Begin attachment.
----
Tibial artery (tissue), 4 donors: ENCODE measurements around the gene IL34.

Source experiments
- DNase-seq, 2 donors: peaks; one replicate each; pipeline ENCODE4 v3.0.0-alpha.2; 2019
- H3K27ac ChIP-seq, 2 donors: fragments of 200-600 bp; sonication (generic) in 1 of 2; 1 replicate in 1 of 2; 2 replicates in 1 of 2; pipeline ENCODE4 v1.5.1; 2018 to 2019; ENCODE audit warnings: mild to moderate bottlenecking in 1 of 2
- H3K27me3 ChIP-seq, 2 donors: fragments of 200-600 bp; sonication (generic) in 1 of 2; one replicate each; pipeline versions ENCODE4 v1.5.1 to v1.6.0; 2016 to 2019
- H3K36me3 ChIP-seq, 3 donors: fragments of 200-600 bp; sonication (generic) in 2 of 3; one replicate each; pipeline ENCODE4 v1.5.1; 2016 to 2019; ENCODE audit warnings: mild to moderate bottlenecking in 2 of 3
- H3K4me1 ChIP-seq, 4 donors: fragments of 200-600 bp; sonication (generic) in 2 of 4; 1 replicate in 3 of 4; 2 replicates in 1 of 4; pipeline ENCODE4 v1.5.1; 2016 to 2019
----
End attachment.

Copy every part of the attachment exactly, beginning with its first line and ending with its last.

Tibial artery (tissue), 4 donors: ENCODE measurements around the gene IL34.

Source experiments
- DNase-seq, 2 donors: peaks; one replicate each; pipeline ENCODE4 v3.0.0-alpha.2; 2019
- H3K27ac ChIP-seq, 2 donors: fragments of 200-600 bp; sonication (generic) in 1 of 2; 1 replicate in 1 of 2; 2 replicates in 1 of 2; pipeline ENCODE4 v1.5.1; 2018 to 2019; ENCODE audit warnings: mild to moderate bottlenecking in 1 of 2
- H3K27me3 ChIP-seq, 2 donors: fragments of 200-600 bp; sonication (generic) in 1 of 2; one replicate each; pipeline versions ENCODE4 v1.5.1 to v1.6.0; 2016 to 2019
- H3K36me3 ChIP-seq, 3 donors: fragments of 200-600 bp; sonication (generic) in 2 of 3; one replicate each; pipeline ENCODE4 v1.5.1; 2016 to 2019; ENCODE audit warnings: mild to moderate bottlenecking in 2 of 3
- H3K4me1 ChIP-seq, 4 donors: fragments of 200-600 bp; sonication (generic) in 2 of 4; 1 replicate in 3 of 4; 2 replicates in 1 of 4; pipeline ENCODE4 v1.5.1; 2016 to 2019